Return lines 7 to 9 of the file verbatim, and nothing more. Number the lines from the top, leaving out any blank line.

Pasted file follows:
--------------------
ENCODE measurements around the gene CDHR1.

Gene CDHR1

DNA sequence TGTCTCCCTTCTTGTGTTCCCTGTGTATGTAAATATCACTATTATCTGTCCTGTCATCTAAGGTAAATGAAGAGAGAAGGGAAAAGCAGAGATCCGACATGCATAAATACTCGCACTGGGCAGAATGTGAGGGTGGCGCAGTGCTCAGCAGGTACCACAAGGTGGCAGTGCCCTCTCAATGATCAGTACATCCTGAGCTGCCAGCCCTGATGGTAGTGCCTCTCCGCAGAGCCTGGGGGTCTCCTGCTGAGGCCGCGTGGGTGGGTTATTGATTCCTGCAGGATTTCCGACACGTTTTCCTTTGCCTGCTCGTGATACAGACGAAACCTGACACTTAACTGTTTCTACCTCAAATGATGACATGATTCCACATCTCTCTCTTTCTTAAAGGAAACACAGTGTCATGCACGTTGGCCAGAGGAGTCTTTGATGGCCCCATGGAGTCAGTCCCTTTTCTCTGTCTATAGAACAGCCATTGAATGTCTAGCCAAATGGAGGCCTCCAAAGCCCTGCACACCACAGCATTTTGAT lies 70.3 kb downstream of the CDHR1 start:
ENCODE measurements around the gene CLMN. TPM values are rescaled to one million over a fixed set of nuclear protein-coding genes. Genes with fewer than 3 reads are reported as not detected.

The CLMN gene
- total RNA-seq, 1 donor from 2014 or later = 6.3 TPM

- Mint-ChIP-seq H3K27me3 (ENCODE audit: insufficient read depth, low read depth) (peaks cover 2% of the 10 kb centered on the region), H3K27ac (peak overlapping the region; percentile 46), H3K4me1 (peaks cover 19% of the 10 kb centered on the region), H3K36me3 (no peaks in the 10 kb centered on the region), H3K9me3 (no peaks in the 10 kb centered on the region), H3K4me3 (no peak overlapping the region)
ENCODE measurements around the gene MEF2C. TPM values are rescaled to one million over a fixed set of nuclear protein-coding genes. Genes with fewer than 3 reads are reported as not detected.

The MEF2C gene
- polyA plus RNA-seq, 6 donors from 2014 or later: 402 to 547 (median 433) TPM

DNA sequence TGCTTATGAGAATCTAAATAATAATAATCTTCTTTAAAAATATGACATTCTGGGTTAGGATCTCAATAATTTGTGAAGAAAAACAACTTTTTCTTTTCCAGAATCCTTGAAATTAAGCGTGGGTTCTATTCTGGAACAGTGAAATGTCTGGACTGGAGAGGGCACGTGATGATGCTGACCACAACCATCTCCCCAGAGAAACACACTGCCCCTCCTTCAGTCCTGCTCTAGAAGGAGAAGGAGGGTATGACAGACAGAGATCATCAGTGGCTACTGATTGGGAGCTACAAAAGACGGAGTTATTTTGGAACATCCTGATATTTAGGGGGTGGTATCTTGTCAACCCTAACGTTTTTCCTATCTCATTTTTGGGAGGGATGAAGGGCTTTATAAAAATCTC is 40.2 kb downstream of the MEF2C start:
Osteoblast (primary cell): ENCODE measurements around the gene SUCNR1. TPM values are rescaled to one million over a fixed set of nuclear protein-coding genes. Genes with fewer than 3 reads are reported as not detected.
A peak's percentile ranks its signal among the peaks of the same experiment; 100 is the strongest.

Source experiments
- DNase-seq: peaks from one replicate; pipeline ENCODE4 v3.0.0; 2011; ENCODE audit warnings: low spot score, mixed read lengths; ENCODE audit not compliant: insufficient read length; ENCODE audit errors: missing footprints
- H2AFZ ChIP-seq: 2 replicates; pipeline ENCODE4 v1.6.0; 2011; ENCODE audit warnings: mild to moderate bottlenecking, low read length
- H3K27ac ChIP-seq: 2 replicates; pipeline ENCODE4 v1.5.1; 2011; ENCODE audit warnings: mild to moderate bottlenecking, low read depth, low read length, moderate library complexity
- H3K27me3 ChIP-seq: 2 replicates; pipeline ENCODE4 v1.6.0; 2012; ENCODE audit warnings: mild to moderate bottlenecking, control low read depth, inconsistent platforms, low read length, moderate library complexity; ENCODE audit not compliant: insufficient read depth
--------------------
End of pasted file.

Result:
- Mint-ChIP-seq H3K27me3 (ENCODE audit: insufficient read depth, low read depth) (peaks cover 2% of the 10 kb centered on the region), H3K27ac (peak overlapping the region; percentile 46), H3K4me1 (peaks cover 19% of the 10 kb centered on the region), H3K36me3 (no peaks in the 10 kb centered on the region), H3K9me3 (no peaks in the 10 kb centered on the region), H3K4me3 (no peak overlapping the region)
ENCODE measurements around the gene MEF2C. TPM values are rescaled to one million over a fixed set of nuclear protein-coding genes. Genes with fewer than 3 reads are reported as not detected.

The MEF2C gene